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Making the Punishment Fit the Crime or Taliban Justice? Optimal Penalties Without Commitment

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  • Parikshit Ghosh

    (Department of Economics, Delhi School of Economics, Delhi, India)

Abstract

This paper argues that graduated penalties observed in most legal systems may be an attempt to direct law enforcement e orts towards crimes that are socially more harmful, thereby achieving better deterrence overall. The critical assumptions are-- the state cannot commit to a monitoring strategy, and has mixed motives (objectives other than deterrence). However, graduated penalties arise only in the presence of secondary motives that value punishment in itself, such as retribution or nes collected from violators. Other motives that are unrelated to the size of punishment, such as prevention of criminal attempts, will also lead to distortions, but those cannot be corrected by restructuring penalties. The overall harshness of a criminal justice system and the retributive instincts of its designers may be related in counter intuitive ways, and law enforcement may be improved through strategic delegation.

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Bibliographic Info

Paper provided by Centre for Development Economics, Delhi School of Economics in its series Working papers with number 175.

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Length: 36 pages
Date of creation: Apr 2009
Date of revision:
Handle: RePEc:cde:cdewps:175

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Keywords: Commitment; crime; deterrence; retribution; graduated penalties.;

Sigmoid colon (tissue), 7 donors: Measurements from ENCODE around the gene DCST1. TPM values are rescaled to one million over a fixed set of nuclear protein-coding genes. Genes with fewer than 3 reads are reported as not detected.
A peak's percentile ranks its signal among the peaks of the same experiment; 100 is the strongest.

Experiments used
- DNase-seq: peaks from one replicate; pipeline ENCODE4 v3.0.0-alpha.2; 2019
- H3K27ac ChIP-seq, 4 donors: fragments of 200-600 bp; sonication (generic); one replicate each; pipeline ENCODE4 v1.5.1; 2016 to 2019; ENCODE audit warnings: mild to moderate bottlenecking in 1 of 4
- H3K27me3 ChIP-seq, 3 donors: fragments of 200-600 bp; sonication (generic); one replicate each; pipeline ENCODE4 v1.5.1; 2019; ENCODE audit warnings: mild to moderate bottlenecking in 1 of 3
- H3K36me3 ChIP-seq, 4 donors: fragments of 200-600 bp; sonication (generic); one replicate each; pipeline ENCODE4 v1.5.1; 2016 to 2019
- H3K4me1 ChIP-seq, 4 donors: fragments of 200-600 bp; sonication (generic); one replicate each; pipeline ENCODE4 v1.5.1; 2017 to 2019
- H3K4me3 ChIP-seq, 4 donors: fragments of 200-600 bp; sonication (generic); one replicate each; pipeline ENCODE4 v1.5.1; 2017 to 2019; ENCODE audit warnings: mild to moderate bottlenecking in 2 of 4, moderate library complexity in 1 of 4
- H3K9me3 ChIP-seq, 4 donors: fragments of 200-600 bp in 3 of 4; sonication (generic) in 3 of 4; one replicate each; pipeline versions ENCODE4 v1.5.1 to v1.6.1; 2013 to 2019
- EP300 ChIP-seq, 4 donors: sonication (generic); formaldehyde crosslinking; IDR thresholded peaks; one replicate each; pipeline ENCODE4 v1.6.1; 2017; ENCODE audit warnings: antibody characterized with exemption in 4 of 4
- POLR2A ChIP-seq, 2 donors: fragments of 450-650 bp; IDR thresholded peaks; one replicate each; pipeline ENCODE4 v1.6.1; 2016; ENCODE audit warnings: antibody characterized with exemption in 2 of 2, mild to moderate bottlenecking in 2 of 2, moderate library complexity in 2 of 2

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References

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  1. Steven D. Levitt, 1995. "Using Electoral Cycles in Police Hiring to Estimate the Effect of Policeon Crime," NBER Working Papers 4991, National Bureau of Economic Research, Inc.
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  4. repec:att:wimass:8908 is not listed on IDEAS
  5. Fahad Khalil, 1997. "Auditing Without Commitment," RAND Journal of Economics, The RAND Corporation, vol. 28(4), pages 629-640, Winter.
  6. Wilde, Louis L., 1992. "Criminal choice, nonmonetary sanctions and marginal deterrence: A normative analysis," International Review of Law and Economics, Elsevier, vol. 12(3), pages 333-344, September.
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  8. Arun S. Malik, 1990. "Avoidance, Screening and Optimum Enforcement," RAND Journal of Economics, The RAND Corporation, vol. 21(3), pages 341-353, Autumn.
  9. Nicola Persico, 2002. "Racial Profiling, Fairness, and Effectiveness of Policing," American Economic Review, American Economic Association, vol. 92(5), pages 1472-1497, December.
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  11. Rafael Di Tella & Ernesto Schargrodsky, 2004. "Do Police Reduce Crime? Estimates Using the Allocation of Police Forces After a Terrorist Attack," American Economic Review, American Economic Association, vol. 94(1), pages 115-133, March.
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Cited by:
  1. Celik, Gorkem & Sayan, Serdar, 2005. "To Give In or Not To Give In To Bribery? Setting the Optimal Fines for Violations of Rules when the Enforcers are Likely to Ask for Bribes," Microeconomics.ca working papers celik-05-08-03-12-50-26, Vancouver School of Economics, revised 06 Aug 2008.

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